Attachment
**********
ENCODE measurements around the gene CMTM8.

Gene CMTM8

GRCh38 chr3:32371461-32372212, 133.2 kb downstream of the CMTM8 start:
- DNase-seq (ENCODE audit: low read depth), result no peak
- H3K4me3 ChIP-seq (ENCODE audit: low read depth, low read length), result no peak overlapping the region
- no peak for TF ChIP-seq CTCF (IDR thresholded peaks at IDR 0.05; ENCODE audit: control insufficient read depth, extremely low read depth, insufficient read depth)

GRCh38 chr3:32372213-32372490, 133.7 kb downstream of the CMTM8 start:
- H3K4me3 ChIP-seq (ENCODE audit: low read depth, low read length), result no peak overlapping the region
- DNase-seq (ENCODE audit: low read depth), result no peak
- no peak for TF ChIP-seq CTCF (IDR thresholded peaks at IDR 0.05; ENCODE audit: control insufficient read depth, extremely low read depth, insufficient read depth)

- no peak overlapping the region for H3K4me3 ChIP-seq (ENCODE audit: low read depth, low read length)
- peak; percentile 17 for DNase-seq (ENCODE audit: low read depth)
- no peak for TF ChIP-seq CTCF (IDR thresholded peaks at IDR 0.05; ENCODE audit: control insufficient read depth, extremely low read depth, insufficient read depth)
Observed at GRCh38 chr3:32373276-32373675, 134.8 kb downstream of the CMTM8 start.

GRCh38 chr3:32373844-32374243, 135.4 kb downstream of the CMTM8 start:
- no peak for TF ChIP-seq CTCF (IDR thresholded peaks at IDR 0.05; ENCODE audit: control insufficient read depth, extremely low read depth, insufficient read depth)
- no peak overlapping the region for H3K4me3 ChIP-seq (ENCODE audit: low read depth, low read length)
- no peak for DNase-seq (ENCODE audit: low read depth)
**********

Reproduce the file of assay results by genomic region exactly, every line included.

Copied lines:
ENCODE measurements around the gene CMTM8.

Gene CMTM8

GRCh38 chr3:32371461-32372212, 133.2 kb downstream of the CMTM8 start:
- DNase-seq (ENCODE audit: low read depth), result no peak
- H3K4me3 ChIP-seq (ENCODE audit: low read depth, low read length), result no peak overlapping the region
- no peak for TF ChIP-seq CTCF (IDR thresholded peaks at IDR 0.05; ENCODE audit: control insufficient read depth, extremely low read depth, insufficient read depth)

GRCh38 chr3:32372213-32372490, 133.7 kb downstream of the CMTM8 start:
- H3K4me3 ChIP-seq (ENCODE audit: low read depth, low read length), result no peak overlapping the region
- DNase-seq (ENCODE audit: low read depth), result no peak
- no peak for TF ChIP-seq CTCF (IDR thresholded peaks at IDR 0.05; ENCODE audit: control insufficient read depth, extremely low read depth, insufficient read depth)

- no peak overlapping the region for H3K4me3 ChIP-seq (ENCODE audit: low read depth, low read length)
- peak; percentile 17 for DNase-seq (ENCODE audit: low read depth)
- no peak for TF ChIP-seq CTCF (IDR thresholded peaks at IDR 0.05; ENCODE audit: control insufficient read depth, extremely low read depth, insufficient read depth)
Observed at GRCh38 chr3:32373276-32373675, 134.8 kb downstream of the CMTM8 start.

GRCh38 chr3:32373844-32374243, 135.4 kb downstream of the CMTM8 start:
- no peak for TF ChIP-seq CTCF (IDR thresholded peaks at IDR 0.05; ENCODE audit: control insufficient read depth, extremely low read depth, insufficient read depth)
- no peak overlapping the region for H3K4me3 ChIP-seq (ENCODE audit: low read depth, low read length)
- no peak for DNase-seq (ENCODE audit: low read depth)